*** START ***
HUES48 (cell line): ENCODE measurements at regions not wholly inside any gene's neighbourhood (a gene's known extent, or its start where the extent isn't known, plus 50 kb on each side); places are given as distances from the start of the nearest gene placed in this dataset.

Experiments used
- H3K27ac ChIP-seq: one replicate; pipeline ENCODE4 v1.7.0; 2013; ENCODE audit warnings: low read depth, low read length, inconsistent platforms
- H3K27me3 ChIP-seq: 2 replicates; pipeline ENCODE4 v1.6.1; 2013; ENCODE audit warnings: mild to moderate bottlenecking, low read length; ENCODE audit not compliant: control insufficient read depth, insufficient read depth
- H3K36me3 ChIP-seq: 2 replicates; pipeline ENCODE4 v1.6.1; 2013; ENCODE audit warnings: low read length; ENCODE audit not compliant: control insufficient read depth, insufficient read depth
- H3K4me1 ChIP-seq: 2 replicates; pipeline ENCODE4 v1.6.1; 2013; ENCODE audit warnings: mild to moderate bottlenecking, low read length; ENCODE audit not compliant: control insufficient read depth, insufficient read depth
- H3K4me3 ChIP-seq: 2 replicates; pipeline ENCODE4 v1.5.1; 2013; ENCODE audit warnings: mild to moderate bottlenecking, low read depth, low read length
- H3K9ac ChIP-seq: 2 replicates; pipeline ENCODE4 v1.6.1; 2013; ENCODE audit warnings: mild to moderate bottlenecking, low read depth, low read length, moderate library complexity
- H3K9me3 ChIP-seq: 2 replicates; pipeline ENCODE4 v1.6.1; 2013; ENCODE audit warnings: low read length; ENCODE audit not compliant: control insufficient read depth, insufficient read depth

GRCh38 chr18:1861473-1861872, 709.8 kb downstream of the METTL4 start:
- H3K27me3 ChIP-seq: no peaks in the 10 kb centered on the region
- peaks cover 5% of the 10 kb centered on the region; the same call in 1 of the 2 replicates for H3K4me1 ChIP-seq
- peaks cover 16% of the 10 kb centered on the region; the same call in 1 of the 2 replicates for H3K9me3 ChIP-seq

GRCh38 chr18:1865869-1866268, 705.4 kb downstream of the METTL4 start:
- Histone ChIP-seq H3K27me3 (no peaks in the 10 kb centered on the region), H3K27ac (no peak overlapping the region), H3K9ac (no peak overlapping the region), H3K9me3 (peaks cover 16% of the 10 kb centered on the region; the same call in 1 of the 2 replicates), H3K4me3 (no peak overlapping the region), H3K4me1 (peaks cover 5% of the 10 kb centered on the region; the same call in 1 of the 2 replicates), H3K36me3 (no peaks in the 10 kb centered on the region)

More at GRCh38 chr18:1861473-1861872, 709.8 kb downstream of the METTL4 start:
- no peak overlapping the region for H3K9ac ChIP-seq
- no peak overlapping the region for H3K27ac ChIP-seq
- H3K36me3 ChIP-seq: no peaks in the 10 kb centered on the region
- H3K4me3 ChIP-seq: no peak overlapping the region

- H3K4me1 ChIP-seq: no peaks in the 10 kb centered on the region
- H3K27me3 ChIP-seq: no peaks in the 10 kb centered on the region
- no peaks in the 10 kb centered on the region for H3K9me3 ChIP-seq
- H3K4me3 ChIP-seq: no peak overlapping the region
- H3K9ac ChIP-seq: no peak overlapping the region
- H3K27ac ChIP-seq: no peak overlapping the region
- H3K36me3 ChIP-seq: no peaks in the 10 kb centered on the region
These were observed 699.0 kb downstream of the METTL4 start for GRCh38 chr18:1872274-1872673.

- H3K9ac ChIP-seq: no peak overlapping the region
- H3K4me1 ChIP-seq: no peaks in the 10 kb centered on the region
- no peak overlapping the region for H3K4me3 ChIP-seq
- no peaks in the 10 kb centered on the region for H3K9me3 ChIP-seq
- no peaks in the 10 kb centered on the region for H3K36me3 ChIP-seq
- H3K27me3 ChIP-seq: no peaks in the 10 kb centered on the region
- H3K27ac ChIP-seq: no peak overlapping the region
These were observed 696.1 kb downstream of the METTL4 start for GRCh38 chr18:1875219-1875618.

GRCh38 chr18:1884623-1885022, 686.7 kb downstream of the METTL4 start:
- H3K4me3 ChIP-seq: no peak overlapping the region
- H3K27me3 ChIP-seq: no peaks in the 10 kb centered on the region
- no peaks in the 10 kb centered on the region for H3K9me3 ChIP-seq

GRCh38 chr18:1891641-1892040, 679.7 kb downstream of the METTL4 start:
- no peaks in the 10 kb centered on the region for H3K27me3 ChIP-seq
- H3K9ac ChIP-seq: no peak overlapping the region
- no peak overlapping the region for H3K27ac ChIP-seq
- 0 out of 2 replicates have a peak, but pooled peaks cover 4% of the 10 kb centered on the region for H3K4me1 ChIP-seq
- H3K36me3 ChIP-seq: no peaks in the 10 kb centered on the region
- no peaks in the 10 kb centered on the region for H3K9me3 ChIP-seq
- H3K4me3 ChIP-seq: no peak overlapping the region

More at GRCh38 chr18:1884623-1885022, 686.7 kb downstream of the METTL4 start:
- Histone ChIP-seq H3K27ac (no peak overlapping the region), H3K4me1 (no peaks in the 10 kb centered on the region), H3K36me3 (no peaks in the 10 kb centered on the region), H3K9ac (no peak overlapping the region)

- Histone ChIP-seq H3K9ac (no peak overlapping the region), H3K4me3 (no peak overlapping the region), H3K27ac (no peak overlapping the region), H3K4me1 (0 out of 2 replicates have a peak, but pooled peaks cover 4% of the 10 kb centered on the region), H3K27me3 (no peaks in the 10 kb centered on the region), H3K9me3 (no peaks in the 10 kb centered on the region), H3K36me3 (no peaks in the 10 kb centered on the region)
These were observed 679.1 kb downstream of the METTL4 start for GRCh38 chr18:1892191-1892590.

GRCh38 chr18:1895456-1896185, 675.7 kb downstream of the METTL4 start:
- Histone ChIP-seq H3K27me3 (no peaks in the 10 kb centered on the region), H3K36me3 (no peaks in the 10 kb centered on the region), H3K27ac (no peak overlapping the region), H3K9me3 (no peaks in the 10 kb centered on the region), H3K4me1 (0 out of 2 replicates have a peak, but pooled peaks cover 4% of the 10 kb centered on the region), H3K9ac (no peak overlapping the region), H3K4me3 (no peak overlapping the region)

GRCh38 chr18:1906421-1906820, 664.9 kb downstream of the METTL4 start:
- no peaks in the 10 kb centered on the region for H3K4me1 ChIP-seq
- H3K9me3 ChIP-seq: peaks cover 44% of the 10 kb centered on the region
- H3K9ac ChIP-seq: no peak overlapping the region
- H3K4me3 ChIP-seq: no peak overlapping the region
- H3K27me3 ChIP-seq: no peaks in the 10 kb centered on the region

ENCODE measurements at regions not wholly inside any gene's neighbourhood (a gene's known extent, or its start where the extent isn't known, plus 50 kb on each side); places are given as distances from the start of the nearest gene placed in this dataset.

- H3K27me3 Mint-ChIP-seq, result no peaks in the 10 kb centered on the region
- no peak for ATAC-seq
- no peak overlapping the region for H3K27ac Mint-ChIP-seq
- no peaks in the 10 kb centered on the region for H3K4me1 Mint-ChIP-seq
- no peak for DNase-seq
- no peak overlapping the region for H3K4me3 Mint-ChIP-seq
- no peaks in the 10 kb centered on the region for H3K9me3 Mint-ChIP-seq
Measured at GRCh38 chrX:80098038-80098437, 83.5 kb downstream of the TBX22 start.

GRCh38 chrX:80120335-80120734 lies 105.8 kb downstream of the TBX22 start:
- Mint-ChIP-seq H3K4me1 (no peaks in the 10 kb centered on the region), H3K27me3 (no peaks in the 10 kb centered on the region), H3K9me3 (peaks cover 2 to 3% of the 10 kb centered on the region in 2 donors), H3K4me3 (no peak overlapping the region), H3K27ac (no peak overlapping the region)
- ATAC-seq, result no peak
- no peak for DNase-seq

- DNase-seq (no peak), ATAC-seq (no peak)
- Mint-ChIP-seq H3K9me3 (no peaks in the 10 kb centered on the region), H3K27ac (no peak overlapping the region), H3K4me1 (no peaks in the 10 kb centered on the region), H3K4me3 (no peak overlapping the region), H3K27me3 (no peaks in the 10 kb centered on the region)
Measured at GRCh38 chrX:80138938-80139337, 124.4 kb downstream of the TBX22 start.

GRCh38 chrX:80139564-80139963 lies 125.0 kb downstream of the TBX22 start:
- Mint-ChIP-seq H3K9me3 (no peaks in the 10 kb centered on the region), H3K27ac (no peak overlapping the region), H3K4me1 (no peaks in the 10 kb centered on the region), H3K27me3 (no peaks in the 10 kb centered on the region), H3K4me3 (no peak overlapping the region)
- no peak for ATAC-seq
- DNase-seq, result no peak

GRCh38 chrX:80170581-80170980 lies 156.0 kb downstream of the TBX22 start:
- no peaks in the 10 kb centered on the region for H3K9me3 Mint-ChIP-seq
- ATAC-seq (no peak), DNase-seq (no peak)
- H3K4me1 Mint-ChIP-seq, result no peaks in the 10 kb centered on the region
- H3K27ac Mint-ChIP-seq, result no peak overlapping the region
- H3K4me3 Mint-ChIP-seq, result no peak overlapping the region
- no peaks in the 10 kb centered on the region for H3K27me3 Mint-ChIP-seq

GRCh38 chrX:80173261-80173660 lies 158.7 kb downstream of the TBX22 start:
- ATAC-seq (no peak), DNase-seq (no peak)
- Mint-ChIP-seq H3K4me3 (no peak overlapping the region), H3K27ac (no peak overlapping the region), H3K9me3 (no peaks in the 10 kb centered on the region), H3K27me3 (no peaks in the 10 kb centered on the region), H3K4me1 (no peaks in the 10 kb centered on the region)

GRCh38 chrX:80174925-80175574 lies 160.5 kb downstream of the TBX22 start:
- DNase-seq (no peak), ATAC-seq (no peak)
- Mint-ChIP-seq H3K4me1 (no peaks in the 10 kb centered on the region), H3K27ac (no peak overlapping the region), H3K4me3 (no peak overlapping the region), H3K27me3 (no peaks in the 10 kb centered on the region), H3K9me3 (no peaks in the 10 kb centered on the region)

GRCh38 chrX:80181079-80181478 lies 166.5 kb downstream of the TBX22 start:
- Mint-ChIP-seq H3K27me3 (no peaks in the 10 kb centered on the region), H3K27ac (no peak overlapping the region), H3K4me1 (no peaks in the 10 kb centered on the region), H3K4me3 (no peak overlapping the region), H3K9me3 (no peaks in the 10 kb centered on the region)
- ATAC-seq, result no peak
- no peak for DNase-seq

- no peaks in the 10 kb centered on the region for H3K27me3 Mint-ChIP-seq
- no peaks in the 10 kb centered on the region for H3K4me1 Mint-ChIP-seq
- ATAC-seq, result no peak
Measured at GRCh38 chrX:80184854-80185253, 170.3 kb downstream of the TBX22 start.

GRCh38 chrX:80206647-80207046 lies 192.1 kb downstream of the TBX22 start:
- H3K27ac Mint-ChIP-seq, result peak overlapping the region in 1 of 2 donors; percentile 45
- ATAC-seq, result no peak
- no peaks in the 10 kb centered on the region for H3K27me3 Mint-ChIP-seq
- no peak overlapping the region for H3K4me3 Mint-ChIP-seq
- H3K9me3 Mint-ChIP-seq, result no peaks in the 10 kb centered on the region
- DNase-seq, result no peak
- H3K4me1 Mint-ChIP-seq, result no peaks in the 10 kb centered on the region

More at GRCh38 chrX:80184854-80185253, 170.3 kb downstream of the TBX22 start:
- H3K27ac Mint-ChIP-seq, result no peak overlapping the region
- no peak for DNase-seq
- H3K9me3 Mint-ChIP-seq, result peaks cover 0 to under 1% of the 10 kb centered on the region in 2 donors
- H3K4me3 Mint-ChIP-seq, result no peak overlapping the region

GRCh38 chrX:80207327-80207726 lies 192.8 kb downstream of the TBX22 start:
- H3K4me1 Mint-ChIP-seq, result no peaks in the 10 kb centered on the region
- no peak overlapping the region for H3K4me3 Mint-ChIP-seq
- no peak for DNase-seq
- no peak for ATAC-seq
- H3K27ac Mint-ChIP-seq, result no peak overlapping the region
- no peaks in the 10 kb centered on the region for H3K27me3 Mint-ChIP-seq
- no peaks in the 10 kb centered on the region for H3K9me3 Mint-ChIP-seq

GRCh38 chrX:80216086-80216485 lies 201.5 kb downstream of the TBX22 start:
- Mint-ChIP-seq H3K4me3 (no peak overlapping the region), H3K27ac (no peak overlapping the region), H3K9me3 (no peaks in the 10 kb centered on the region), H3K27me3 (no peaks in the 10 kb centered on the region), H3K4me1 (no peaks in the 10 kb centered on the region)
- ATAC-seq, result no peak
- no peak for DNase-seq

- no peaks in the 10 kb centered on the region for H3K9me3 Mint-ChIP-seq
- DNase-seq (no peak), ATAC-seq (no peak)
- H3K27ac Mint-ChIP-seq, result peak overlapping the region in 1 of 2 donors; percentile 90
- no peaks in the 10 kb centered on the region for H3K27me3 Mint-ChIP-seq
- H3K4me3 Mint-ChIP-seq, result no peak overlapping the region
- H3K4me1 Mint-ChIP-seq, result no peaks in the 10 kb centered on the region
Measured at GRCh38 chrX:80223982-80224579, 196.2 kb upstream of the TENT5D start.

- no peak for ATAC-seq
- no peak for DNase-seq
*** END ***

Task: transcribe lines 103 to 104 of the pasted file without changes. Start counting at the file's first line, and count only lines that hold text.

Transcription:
- H3K27ac Mint-ChIP-seq, result peak overlapping the region in 1 of 2 donors; percentile 45
- ATAC-seq, result no peak